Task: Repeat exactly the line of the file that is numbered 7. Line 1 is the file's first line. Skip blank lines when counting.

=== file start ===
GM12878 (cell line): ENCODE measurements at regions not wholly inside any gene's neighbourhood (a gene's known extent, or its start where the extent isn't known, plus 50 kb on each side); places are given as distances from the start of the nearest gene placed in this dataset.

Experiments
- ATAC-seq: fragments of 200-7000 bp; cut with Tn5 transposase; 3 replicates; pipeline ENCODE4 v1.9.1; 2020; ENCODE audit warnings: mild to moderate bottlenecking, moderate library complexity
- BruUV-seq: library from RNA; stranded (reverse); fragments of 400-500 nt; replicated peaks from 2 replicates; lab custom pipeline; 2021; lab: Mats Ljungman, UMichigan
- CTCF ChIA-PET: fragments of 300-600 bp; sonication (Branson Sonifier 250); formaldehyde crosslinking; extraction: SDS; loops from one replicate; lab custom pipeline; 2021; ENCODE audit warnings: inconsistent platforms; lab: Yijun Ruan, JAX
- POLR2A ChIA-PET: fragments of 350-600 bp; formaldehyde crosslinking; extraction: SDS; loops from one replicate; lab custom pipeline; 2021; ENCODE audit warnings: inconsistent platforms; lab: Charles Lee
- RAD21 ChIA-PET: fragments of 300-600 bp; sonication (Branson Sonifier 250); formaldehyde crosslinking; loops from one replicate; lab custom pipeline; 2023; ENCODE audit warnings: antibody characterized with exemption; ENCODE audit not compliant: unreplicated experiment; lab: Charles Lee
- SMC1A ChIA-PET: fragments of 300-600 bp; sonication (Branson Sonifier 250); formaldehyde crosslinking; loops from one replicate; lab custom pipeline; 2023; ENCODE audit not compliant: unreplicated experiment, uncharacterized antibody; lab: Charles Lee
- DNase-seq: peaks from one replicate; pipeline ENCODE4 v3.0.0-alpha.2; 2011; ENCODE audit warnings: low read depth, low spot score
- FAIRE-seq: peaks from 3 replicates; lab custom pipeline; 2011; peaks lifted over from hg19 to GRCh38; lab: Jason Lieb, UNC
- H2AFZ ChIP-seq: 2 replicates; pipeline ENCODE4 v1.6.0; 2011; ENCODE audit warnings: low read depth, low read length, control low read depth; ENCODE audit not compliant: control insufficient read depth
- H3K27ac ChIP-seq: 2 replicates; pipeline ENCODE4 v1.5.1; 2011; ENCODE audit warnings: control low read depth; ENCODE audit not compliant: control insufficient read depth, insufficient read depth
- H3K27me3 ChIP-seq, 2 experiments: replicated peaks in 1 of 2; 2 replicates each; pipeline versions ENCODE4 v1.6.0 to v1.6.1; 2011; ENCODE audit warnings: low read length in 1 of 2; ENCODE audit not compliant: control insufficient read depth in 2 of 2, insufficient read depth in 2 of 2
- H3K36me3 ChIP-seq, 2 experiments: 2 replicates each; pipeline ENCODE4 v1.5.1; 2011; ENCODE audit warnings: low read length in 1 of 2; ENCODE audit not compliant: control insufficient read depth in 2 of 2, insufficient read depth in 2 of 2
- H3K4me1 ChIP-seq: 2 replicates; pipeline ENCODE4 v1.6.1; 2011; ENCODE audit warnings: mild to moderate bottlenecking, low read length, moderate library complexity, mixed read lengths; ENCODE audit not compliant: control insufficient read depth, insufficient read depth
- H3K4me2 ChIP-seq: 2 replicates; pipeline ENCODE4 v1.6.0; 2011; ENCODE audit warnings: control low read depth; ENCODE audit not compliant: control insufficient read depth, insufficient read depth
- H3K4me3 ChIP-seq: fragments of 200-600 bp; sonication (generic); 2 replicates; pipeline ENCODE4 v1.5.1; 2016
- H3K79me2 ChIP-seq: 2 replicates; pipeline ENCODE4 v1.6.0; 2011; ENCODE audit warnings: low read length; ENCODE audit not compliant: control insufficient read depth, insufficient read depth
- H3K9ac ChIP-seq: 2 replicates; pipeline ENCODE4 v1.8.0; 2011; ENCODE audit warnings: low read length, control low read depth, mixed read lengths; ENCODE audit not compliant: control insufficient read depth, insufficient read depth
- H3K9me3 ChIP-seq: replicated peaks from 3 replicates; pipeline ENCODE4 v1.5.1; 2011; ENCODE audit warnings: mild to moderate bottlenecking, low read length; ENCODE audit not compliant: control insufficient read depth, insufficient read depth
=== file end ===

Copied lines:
- RAD21 ChIA-PET: fragments of 300-600 bp; sonication (Branson Sonifier 250); formaldehyde crosslinking; loops from one replicate; lab custom pipeline; 2023; ENCODE audit warnings: antibody characterized with exemption; ENCODE audit not compliant: unreplicated experiment; lab: Charles Lee